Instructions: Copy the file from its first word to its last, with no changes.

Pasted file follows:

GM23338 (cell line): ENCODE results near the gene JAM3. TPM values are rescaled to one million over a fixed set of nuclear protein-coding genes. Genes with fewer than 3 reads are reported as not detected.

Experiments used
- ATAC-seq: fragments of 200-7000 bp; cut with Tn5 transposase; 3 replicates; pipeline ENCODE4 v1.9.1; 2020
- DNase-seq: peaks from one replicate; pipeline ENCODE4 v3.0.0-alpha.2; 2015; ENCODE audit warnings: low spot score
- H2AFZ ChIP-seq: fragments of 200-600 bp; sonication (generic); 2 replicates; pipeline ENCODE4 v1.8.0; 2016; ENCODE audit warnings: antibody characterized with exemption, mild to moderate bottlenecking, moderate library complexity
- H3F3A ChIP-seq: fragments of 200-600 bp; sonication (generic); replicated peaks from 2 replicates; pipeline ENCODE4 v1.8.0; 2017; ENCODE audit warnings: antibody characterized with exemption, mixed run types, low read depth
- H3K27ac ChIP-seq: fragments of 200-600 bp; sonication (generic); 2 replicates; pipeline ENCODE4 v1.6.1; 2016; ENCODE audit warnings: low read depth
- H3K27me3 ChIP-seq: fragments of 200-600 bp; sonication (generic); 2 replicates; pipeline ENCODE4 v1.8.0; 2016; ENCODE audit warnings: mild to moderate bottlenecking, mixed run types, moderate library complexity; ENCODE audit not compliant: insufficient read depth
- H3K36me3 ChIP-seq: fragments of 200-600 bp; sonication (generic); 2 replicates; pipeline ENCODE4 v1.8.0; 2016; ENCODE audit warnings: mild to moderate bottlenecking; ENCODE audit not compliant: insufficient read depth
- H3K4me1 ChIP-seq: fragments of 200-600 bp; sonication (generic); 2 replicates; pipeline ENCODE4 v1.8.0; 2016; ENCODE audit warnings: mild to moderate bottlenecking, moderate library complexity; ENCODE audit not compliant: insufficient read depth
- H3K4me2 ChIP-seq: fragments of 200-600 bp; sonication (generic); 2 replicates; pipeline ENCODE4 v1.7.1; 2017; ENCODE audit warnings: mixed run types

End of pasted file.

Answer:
GM23338 (cell line): ENCODE results near the gene JAM3. TPM values are rescaled to one million over a fixed set of nuclear protein-coding genes. Genes with fewer than 3 reads are reported as not detected.

Experiments used
- ATAC-seq: fragments of 200-7000 bp; cut with Tn5 transposase; 3 replicates; pipeline ENCODE4 v1.9.1; 2020
- DNase-seq: peaks from one replicate; pipeline ENCODE4 v3.0.0-alpha.2; 2015; ENCODE audit warnings: low spot score
- H2AFZ ChIP-seq: fragments of 200-600 bp; sonication (generic); 2 replicates; pipeline ENCODE4 v1.8.0; 2016; ENCODE audit warnings: antibody characterized with exemption, mild to moderate bottlenecking, moderate library complexity
- H3F3A ChIP-seq: fragments of 200-600 bp; sonication (generic); replicated peaks from 2 replicates; pipeline ENCODE4 v1.8.0; 2017; ENCODE audit warnings: antibody characterized with exemption, mixed run types, low read depth
- H3K27ac ChIP-seq: fragments of 200-600 bp; sonication (generic); 2 replicates; pipeline ENCODE4 v1.6.1; 2016; ENCODE audit warnings: low read depth
- H3K27me3 ChIP-seq: fragments of 200-600 bp; sonication (generic); 2 replicates; pipeline ENCODE4 v1.8.0; 2016; ENCODE audit warnings: mild to moderate bottlenecking, mixed run types, moderate library complexity; ENCODE audit not compliant: insufficient read depth
- H3K36me3 ChIP-seq: fragments of 200-600 bp; sonication (generic); 2 replicates; pipeline ENCODE4 v1.8.0; 2016; ENCODE audit warnings: mild to moderate bottlenecking; ENCODE audit not compliant: insufficient read depth
- H3K4me1 ChIP-seq: fragments of 200-600 bp; sonication (generic); 2 replicates; pipeline ENCODE4 v1.8.0; 2016; ENCODE audit warnings: mild to moderate bottlenecking, moderate library complexity; ENCODE audit not compliant: insufficient read depth
- H3K4me2 ChIP-seq: fragments of 200-600 bp; sonication (generic); 2 replicates; pipeline ENCODE4 v1.7.1; 2017; ENCODE audit warnings: mixed run types